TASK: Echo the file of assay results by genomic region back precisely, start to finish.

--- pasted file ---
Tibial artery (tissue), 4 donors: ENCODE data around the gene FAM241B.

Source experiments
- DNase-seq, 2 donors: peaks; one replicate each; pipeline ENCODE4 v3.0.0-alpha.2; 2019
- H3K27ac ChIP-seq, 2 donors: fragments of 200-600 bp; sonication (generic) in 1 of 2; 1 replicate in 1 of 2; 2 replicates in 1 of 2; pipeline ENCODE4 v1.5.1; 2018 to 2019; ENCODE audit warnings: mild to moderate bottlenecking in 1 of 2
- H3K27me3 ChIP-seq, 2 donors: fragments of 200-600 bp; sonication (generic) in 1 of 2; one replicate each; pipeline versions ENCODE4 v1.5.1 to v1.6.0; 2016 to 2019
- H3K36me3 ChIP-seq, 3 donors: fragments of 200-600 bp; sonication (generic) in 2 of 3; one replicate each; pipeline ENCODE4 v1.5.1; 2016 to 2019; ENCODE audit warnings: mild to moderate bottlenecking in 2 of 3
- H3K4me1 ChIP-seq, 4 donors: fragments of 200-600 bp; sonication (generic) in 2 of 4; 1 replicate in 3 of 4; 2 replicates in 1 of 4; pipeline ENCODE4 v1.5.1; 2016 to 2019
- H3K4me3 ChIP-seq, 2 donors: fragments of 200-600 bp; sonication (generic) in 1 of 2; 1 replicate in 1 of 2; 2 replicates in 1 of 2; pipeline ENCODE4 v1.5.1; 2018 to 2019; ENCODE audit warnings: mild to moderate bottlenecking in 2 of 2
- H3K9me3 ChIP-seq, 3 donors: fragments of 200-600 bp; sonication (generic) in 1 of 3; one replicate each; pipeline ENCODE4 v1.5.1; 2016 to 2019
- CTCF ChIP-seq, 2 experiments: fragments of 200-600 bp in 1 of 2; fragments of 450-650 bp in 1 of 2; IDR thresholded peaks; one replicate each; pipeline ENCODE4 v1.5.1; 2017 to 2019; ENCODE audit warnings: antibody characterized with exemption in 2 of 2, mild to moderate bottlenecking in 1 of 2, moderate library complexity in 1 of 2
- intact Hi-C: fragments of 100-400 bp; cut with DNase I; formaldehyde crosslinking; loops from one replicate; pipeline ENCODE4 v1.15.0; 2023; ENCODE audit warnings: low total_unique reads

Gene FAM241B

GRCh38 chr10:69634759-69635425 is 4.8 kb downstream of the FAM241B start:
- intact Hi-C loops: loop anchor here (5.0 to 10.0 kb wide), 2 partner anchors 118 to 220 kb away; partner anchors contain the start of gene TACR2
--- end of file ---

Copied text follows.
Tibial artery (tissue), 4 donors: ENCODE data around the gene FAM241B.

Source experiments
- DNase-seq, 2 donors: peaks; one replicate each; pipeline ENCODE4 v3.0.0-alpha.2; 2019
- H3K27ac ChIP-seq, 2 donors: fragments of 200-600 bp; sonication (generic) in 1 of 2; 1 replicate in 1 of 2; 2 replicates in 1 of 2; pipeline ENCODE4 v1.5.1; 2018 to 2019; ENCODE audit warnings: mild to moderate bottlenecking in 1 of 2
- H3K27me3 ChIP-seq, 2 donors: fragments of 200-600 bp; sonication (generic) in 1 of 2; one replicate each; pipeline versions ENCODE4 v1.5.1 to v1.6.0; 2016 to 2019
- H3K36me3 ChIP-seq, 3 donors: fragments of 200-600 bp; sonication (generic) in 2 of 3; one replicate each; pipeline ENCODE4 v1.5.1; 2016 to 2019; ENCODE audit warnings: mild to moderate bottlenecking in 2 of 3
- H3K4me1 ChIP-seq, 4 donors: fragments of 200-600 bp; sonication (generic) in 2 of 4; 1 replicate in 3 of 4; 2 replicates in 1 of 4; pipeline ENCODE4 v1.5.1; 2016 to 2019
- H3K4me3 ChIP-seq, 2 donors: fragments of 200-600 bp; sonication (generic) in 1 of 2; 1 replicate in 1 of 2; 2 replicates in 1 of 2; pipeline ENCODE4 v1.5.1; 2018 to 2019; ENCODE audit warnings: mild to moderate bottlenecking in 2 of 2
- H3K9me3 ChIP-seq, 3 donors: fragments of 200-600 bp; sonication (generic) in 1 of 3; one replicate each; pipeline ENCODE4 v1.5.1; 2016 to 2019
- CTCF ChIP-seq, 2 experiments: fragments of 200-600 bp in 1 of 2; fragments of 450-650 bp in 1 of 2; IDR thresholded peaks; one replicate each; pipeline ENCODE4 v1.5.1; 2017 to 2019; ENCODE audit warnings: antibody characterized with exemption in 2 of 2, mild to moderate bottlenecking in 1 of 2, moderate library complexity in 1 of 2
- intact Hi-C: fragments of 100-400 bp; cut with DNase I; formaldehyde crosslinking; loops from one replicate; pipeline ENCODE4 v1.15.0; 2023; ENCODE audit warnings: low total_unique reads

Gene FAM241B

GRCh38 chr10:69634759-69635425 is 4.8 kb downstream of the FAM241B start:
- intact Hi-C loops: loop anchor here (5.0 to 10.0 kb wide), 2 partner anchors 118 to 220 kb away; partner anchors contain the start of gene TACR2